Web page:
Top 5 Things to do to Celebrate Thanksgiving
The Pilgrims arrived in what was then known as New Plymouth (now Massachusetts) in the 17th century, and during that time the Native Americans stepped in to help the struggling Pilgrims grow crops. As a sign of gratitude, the Pilgrims invited the Native Americans for a three-day feast.
Fast forward to the 21st century and you too can celebrate this great holiday, with trips to cities around the U.S. during the Thanksgiving period.
One of the most iconic sights in the Thanksgiving calendar is the Macy’s parade, which has been around since 1924. Watched by over 3 million New Yorkers and 50 million at home, the Macy’s parade features wacky floats, a symbolic release of balloons, the best theatre performers Broadway has to offer and a great selection of musical acts.
Although it isn’t the oldest Thanksgiving parade in the United States, it is the most well-known. The route travels through Manhattan’s 6th Avenue and ends on 34th Street in front of the Macy’s store in Herald Square, which featured in the 1947 movie, Miracle on 34th Street.
While most attention and focus is on the Pilgrims throughout Thanksgiving, Santa Fe has plenty to offer on the Native Americans. Visit the world-renowned museums and art galleries that relay the efforts of these indigenous people in helping avert mass starvation. Check out the three-day Winter Indian Market, which features over 200 artists and native dance groups that celebrate the native cultures that have contributed over the centuries in the States. For the adventure thrill-seekers, head up to Ski Santa Fe, which opens on Thanksgiving Day, for a day on the slopes.
The Great Smoky Mountain National Park is the perfect mountain getaway for families all year long, but during the Thanksgiving period there are extra activities and events held there to keep everyone entertained.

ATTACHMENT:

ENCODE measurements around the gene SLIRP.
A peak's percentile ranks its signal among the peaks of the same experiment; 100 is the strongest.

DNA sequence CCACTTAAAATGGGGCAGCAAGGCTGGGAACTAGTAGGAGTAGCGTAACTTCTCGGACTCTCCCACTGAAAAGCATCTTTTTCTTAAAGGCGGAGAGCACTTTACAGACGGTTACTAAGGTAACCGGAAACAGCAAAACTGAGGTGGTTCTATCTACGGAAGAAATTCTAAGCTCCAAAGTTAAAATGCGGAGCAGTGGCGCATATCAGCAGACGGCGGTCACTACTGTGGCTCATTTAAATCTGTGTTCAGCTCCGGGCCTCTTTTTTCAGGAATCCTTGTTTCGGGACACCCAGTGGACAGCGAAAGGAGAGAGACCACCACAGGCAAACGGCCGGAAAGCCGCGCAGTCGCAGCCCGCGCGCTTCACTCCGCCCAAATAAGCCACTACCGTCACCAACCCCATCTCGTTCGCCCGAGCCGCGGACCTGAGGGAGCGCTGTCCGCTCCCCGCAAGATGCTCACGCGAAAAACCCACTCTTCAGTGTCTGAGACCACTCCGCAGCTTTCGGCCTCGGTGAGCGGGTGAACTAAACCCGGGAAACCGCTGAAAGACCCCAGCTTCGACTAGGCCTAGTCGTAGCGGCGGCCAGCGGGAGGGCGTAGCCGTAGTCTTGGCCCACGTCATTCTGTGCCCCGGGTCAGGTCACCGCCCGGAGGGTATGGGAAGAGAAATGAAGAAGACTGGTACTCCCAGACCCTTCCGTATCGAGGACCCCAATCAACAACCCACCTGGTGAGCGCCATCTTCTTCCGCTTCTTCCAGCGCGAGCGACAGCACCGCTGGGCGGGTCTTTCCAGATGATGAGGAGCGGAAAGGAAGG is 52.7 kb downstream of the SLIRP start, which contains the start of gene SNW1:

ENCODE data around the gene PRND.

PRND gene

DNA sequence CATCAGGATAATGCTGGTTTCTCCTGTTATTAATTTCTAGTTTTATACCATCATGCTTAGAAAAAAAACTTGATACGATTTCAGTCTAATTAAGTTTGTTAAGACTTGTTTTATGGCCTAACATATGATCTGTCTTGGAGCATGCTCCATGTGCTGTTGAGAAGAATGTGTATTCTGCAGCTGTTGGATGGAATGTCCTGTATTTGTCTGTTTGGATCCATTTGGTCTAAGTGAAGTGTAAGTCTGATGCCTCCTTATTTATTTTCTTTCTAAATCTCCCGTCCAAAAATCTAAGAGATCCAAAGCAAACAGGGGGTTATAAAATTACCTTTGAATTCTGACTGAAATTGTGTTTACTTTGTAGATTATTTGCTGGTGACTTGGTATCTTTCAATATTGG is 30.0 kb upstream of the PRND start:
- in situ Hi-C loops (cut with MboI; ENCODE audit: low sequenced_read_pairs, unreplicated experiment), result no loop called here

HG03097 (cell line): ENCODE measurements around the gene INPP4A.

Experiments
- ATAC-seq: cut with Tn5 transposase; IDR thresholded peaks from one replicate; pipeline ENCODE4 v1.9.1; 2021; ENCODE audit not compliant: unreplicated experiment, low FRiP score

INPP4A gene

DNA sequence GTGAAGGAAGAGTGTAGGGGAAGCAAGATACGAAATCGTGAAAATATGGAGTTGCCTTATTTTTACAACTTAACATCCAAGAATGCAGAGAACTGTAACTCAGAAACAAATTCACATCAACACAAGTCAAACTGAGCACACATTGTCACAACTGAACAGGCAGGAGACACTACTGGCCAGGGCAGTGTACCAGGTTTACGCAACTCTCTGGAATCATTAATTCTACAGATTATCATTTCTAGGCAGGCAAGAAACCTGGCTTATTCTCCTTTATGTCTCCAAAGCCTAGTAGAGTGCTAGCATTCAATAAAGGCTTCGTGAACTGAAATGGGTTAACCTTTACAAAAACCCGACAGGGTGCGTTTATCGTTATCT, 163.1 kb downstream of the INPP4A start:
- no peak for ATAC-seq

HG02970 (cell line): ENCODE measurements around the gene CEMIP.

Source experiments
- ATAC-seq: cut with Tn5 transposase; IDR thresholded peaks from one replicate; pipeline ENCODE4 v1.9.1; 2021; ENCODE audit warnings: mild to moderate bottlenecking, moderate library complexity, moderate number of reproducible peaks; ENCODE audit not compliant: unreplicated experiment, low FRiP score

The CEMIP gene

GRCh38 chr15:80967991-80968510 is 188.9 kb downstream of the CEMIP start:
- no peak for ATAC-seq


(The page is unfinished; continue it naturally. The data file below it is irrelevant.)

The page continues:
The Great Smoky Thanksgiving Arts & Crafts show is spread across Thanksgiving weekend and is a wonderful place to make and purchase unique holiday gifts. If sports and thrills are more your thing, you’ll want to ride up to Mount Harrison, where you’d find ice skating rinks, nine ski trails and a snow tubing lane. Don’t worry, there is gear available to rent as well.
The oldest Thanksgiving parade, dating back to 1920, is held in Philadelphia and hosted by Dunkin’ Donuts. You can find classic floats of cartoon characters like Garfield, Clifford and Mr. Potato Head doing the rounds in The City of Brotherly Love. Beginning at 8:30am, the parade sets off from JFK Boulevard and finishes in front of the Philadelphia Museum of Art, which is incidentally the best spot to stand and watch the parade.
For a truly authentic Thanksgiving experience, look to the place where it all began. Visit the Plimoth Plantation and explore the Mayflower II, before checking in for the classic Plymouth Thanksgiving dinner – where roast native turkey with giblet gravy and traditional stuffing is on the menu. Be in attendance of the experts that give a full recount of how the first Thanksgiving feast happened and how this became a tradition that is celebrated nationwide.